WACO, Texas – For his work in the area of market power and regulation, Jean Tirole has been awarded the 2014 Nobel Prize in Economics (formally, “The Sveriges Riksbank Prize in Economic Sciences in Memory of Alfred Nobel”).
Dr. Tirole, who completed his graduate work at the Massachusetts Institute of Technology (MIT), is a French citizen and is the Scientific Director at Institut d’Economie Industrielle at the Toulouse School of Economics in France.
The central bank of Sweden created the Nobel Prize in Economics in 1968, and it is given by the Royal Swedish Academy of Sciences. Every year, the almost $1.5 million award is given for important work in economics; areas of study include general equilibrium theory, traditional micro and macroeconomics, bargaining theory, and economic history. In addition, economists and a few others who have found and explained linkages between economics and other arenas (political science, psychology, sociology, law, and others) have been recognized.
Selection criteria used by the Royal Swedish Academy of Sciences include the originality of the contribution, its scientific and practical importance, and its impact on scientific progress. The effects of the work on society and public policy may also factor into the process.
Jean Tirole’s work has to do with market power and regulation, and his ideas broke new ground in the field. He brings a rather unique educational background to the table with a combination of engineering, math, and economics degrees. His understanding of the production process is one factor which shaped his work.
Most traditional economic theory deals with one of two basic market forms. On one end of the spectrum are monopolies, where there is only one firm in the market (such as a single provider of electric power), and often a need for regulatory oversight to ensure consumer wellbeing. On the other end of the spectrum is what is known as “perfect competition,” where the presence of many competing firms ensures that prices and quality levels are kept in line. If one business charges too much for its products or lets quality slide, for example, customers can simply choose to purchase from another.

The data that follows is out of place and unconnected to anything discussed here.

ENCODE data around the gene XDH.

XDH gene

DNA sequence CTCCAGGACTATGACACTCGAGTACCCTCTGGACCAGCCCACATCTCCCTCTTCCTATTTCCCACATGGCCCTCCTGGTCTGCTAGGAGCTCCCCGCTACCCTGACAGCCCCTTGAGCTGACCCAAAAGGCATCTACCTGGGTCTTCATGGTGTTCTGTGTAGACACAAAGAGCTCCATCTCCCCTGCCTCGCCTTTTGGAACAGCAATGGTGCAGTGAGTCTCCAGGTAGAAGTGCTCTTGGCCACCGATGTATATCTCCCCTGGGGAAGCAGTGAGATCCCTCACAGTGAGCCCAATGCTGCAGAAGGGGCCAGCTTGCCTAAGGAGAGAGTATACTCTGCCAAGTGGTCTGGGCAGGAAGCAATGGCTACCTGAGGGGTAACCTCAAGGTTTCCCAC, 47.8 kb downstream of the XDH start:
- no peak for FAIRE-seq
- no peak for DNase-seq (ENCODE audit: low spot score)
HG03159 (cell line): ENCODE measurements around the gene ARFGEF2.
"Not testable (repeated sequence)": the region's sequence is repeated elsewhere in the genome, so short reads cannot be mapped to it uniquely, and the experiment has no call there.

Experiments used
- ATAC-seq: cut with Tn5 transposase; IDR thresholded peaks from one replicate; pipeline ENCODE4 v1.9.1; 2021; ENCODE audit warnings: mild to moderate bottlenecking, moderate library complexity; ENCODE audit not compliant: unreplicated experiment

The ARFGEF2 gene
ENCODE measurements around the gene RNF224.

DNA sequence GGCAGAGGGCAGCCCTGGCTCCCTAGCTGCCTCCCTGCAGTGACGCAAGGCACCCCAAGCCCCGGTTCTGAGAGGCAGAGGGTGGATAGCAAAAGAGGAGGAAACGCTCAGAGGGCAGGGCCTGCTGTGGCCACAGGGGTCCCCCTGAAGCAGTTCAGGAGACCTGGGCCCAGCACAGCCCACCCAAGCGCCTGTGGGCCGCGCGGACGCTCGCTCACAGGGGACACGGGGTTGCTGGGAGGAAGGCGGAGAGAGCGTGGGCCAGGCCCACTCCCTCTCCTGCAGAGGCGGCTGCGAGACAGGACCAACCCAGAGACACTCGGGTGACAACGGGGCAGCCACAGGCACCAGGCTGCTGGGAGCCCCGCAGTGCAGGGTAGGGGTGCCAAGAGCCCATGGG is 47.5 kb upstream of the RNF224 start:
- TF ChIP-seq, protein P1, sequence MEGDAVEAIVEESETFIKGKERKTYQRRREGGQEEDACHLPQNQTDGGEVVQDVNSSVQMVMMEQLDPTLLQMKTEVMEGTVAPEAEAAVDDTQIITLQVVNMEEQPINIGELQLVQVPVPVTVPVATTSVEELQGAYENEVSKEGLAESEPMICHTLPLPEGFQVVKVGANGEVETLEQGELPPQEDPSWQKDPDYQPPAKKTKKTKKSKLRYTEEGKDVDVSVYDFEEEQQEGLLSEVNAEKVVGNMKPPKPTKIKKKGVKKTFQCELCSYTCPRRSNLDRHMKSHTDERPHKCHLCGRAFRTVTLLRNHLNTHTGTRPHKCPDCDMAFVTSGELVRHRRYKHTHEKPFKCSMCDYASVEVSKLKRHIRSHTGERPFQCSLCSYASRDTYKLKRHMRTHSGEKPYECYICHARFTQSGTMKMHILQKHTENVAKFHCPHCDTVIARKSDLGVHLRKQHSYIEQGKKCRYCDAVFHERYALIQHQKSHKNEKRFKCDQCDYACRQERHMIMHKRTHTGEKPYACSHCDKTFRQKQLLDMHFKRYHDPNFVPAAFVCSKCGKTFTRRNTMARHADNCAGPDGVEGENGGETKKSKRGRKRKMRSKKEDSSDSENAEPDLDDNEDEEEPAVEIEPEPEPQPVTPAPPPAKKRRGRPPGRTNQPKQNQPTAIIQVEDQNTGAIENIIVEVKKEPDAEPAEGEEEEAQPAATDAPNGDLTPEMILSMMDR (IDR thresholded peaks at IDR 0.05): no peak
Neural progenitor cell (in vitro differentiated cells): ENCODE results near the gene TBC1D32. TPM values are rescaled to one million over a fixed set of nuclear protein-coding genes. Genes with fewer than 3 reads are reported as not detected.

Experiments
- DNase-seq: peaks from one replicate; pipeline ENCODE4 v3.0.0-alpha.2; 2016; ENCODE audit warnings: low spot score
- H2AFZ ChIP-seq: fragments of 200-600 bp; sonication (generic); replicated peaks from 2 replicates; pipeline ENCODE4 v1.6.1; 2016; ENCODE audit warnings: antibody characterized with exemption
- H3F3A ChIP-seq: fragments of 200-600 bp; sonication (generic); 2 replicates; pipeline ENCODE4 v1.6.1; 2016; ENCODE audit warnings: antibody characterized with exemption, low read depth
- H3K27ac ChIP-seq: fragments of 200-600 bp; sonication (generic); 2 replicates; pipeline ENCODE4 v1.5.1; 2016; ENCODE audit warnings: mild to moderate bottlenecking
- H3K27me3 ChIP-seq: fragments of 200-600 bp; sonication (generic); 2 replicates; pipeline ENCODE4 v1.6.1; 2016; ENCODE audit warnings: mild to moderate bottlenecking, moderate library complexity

Before Dr. Tirole’s work, there was little research other than the original exposition and specification in an important alternative market structure, the oligopoly. An oligopoly is a market where a few large firms can influence prices, quality, and production volumes. Oligopolies are common in cases where public monopolies have been privatized (which has happened in numerous sectors over the past few decades), and it can be difficult to get to the point where the companies taking over actually behave like private firms. There is a delicate balance that has to be struck between over-regulation (which stifles creativity and innovation) and under-regulation (where market power can potentially harm consumers).
Around the world, competition has been theoretically introduced in industries ranging from railways to telecommunications to financial services to health care. It is challenging to determine how much to regulate these newly competitive industries as the transition from a monopoly situation occurs. There is also a problem of asymmetric information, with regulators inevitably having a less-than-perfect understanding of firm costs and profits. One tool that has been used by regulators is setting price caps. If prices set by regulatory agencies are too high, however, they allow excessive profits to the detriment of consumers. At the same time, the price needs to be high enough for the firm to remain financially viable and make needed investments. This approach is often simplistic and imprecise and can at times produce outcomes that are not in our best interest. Prior to Dr. Tirole’s research, there was not a lot of good empirical study to help deal with such issues and develop more efficient structures.
In addition to their usefulness in oligopoly markets, Dr. Tirole’s theories are put into practice in public procurement, where his way of structuring contracts helps ensure sufficient (but not too high) profits for the winning firm. Others include contributions to our understanding of the competitive effects of patents, technical advances, and strategic investments.
If all markets were highly competitive, they would be efficient and ensure optimal prices and product offerings. The fact is that they are not. There are times when competition fails, and there is a real need for regulatory oversight. However, markets should be analyzed individually to determine what is needed. There are no “cookie-cutter” solutions. Jean Tirole has made major contributions to our understanding of how to best approach these situations to ensure a desirable outcome for businesses and consumers alike.
Dr. M. Ray Perryman is President and Chief Executive Officer of The Perryman Group (www.perrymangroup.com). He also serves as Institute Distinguished Professor of Economic Theory and Method at the International Institute for Advanced Studies.